May 2009

Document Type


Degree Name



Dept. of Physiology and Pharmacology


Oregon Health & Science University


The purpose of this dissertation is to study the role of neuronal synchrony and high frequency oscillations in perceptual processing in the auditory cortex of awake behaving rats. In order to do so, I first characterized these oscillations in the primary auditory cortex of rats passively listening to tones. After finding the high frequency oscillations are induced by auditory stimulus in the passively listening rats, I then proceeded to correlate these oscillations with meaningful simple tone patterns. I trained rats in a two-tone discrimination paradigm in which they had to perceive that two successive acoustic events signaled a reward. Moreover, because these two-tones were played in a fast temporal succession, which is commonly seen in a variety of animal vocalizations, the data produced can, in principle, indicate time processing properties of the auditory cortex. The experimental data gathered in this thesis strongly suggest that high frequency oscillations at gamma and high gamma ranges are modulated by auditory perception. I will show in Chapter 1 that tones induce high frequency oscillations. Then, in subsequent chapters (chapters 3 and 5), I will demonstrate that these oscillations are modulated by attention-related processes involved in auditory processing.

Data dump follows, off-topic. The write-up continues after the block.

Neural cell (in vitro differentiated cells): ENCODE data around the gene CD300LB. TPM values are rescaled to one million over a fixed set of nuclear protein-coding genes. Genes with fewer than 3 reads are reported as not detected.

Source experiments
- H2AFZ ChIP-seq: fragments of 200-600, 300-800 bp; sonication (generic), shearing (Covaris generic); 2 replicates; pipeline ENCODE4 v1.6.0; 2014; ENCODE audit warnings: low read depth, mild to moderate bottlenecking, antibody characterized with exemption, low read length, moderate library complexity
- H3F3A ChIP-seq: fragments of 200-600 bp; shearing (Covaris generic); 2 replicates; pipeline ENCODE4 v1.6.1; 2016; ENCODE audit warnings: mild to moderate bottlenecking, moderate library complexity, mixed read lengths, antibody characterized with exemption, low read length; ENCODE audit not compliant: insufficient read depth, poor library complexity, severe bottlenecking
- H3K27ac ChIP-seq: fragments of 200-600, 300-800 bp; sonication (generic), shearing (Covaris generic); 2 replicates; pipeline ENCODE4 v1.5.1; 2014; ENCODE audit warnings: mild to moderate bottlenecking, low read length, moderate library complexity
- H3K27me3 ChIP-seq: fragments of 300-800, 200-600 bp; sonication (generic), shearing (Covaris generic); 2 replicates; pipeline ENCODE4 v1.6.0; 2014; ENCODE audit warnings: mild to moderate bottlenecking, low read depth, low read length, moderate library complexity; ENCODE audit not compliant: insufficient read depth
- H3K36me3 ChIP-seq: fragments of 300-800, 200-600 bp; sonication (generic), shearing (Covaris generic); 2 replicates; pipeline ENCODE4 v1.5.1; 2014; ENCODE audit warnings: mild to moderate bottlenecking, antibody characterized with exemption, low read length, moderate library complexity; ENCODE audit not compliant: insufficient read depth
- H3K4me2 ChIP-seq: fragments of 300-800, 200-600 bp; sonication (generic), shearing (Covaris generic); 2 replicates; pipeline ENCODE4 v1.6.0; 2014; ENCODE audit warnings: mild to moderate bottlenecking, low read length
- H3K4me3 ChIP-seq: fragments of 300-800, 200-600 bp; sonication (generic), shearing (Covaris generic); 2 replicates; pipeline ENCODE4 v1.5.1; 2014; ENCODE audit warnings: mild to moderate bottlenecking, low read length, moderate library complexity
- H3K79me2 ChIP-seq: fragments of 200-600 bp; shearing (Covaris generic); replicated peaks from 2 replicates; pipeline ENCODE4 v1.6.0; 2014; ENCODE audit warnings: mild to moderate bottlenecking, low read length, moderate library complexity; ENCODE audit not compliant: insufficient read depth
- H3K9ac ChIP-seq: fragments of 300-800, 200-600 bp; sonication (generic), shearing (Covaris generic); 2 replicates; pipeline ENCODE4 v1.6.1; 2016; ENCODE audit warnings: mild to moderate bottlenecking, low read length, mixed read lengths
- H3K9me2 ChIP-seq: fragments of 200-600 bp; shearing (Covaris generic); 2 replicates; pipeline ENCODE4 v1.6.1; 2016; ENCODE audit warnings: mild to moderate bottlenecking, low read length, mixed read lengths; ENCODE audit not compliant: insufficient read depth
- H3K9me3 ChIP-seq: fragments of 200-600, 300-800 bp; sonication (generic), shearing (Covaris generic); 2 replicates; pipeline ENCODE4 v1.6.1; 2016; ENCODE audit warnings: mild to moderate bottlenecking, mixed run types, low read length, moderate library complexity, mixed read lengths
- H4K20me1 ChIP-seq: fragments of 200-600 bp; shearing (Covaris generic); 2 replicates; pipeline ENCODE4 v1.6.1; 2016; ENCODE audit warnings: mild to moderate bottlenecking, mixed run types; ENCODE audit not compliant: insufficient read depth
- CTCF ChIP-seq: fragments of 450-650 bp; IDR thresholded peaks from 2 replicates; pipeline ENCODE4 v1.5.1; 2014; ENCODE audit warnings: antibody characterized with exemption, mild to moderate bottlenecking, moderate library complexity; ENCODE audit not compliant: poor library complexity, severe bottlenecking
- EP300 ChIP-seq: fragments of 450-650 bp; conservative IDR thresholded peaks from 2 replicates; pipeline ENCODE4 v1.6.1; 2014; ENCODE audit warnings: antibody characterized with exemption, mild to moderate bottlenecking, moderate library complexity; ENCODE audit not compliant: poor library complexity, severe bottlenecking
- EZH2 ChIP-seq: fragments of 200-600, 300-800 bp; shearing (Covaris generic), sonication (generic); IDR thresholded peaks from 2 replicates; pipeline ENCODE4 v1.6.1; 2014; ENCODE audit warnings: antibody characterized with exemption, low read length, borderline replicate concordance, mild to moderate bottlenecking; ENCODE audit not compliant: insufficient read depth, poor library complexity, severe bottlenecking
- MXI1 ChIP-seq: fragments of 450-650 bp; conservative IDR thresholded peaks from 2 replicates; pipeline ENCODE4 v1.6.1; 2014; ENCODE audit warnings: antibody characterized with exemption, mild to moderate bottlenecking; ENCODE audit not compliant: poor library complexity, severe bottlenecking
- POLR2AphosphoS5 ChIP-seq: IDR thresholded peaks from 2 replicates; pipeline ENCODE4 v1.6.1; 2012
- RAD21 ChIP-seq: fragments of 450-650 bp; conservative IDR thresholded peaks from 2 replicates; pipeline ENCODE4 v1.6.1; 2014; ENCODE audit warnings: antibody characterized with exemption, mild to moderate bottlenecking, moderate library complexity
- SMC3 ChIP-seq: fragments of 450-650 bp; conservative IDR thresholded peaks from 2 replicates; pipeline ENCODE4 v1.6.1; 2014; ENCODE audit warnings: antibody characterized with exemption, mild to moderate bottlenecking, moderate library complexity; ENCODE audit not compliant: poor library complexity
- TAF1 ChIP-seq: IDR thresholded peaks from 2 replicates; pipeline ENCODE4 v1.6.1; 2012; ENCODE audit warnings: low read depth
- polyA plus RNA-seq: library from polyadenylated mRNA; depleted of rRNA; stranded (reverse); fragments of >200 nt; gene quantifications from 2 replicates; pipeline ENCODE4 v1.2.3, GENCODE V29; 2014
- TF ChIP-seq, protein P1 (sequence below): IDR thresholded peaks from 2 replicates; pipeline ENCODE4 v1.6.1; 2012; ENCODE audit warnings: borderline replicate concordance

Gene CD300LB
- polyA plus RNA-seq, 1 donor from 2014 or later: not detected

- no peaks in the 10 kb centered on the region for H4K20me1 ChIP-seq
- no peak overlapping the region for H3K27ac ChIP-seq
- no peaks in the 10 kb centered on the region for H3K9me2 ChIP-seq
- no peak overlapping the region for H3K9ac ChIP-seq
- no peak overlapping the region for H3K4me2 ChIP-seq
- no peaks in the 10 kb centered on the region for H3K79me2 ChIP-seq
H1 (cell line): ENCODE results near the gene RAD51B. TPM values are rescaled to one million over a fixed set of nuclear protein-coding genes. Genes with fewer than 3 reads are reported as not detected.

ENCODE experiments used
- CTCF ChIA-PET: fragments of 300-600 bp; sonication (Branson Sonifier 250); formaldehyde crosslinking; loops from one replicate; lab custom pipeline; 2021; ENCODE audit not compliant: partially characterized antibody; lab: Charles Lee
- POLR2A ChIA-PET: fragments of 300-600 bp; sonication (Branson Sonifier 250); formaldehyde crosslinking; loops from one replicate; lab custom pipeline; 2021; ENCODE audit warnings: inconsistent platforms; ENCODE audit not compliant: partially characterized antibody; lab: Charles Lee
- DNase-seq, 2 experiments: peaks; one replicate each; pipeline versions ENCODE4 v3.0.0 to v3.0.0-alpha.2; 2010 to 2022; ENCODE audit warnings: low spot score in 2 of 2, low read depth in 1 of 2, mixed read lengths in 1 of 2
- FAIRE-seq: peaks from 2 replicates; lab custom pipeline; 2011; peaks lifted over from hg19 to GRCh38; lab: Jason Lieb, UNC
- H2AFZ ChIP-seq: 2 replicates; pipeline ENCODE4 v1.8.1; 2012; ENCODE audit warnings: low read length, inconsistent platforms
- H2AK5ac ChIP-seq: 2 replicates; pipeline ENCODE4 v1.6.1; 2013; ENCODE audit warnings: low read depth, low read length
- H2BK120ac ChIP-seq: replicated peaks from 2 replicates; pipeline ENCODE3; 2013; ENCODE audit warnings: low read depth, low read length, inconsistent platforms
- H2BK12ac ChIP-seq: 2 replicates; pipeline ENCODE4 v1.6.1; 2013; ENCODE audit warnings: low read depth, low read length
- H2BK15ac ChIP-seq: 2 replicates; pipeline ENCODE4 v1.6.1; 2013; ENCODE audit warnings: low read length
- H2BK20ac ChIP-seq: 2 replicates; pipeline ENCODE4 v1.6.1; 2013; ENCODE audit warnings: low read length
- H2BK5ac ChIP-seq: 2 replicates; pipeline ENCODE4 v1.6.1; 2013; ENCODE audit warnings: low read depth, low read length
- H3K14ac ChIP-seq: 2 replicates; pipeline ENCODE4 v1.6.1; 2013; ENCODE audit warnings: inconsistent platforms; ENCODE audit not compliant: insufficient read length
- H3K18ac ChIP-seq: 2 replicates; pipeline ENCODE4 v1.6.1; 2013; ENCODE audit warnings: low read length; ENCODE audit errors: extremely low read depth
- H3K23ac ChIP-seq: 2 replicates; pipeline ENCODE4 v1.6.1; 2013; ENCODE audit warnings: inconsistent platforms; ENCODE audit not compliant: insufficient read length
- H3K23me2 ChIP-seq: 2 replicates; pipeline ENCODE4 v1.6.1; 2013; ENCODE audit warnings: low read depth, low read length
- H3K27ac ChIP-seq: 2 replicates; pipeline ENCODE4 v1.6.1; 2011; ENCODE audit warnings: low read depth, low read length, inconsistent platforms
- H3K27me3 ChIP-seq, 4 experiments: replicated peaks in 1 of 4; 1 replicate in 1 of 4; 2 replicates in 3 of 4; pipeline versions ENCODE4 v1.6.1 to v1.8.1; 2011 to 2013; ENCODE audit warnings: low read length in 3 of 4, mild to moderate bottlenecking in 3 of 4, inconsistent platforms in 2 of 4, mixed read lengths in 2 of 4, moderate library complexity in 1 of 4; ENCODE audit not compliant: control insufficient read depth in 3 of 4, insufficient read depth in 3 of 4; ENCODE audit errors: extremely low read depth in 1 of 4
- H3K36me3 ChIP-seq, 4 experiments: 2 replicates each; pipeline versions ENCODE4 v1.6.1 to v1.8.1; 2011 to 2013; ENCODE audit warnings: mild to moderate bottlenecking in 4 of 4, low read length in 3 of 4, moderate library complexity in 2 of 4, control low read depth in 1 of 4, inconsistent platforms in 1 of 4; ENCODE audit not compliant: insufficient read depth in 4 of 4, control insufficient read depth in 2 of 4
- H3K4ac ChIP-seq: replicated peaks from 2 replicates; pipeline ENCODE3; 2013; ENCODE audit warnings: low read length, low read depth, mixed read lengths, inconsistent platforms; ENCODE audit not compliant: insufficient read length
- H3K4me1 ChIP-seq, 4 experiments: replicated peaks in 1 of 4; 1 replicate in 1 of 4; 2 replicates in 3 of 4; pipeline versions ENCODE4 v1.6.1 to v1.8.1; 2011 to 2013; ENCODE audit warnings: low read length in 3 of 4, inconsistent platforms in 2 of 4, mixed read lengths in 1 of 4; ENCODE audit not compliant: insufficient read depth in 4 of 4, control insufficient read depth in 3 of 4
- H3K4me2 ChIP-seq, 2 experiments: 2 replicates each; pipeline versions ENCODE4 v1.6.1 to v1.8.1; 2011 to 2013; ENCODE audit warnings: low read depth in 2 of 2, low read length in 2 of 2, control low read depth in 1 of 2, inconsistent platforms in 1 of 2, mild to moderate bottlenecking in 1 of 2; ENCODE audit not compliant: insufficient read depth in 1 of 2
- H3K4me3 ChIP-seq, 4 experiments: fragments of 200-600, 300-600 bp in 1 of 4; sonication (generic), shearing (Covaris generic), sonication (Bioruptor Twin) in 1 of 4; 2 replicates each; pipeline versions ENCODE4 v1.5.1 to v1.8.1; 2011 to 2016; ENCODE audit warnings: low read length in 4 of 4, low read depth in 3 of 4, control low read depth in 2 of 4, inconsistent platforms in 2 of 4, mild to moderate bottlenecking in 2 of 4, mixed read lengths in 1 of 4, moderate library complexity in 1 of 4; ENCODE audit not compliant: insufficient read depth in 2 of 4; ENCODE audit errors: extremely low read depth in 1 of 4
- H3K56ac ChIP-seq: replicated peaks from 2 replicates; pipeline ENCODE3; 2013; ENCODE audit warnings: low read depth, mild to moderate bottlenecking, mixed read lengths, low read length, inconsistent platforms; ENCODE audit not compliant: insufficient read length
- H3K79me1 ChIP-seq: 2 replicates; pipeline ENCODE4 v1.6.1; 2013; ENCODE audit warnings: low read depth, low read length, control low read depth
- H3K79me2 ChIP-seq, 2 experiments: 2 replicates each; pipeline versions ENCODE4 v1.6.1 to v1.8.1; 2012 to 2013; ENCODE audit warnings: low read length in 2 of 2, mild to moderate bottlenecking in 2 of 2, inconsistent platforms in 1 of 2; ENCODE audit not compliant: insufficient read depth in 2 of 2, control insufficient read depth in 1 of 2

School of Medicine



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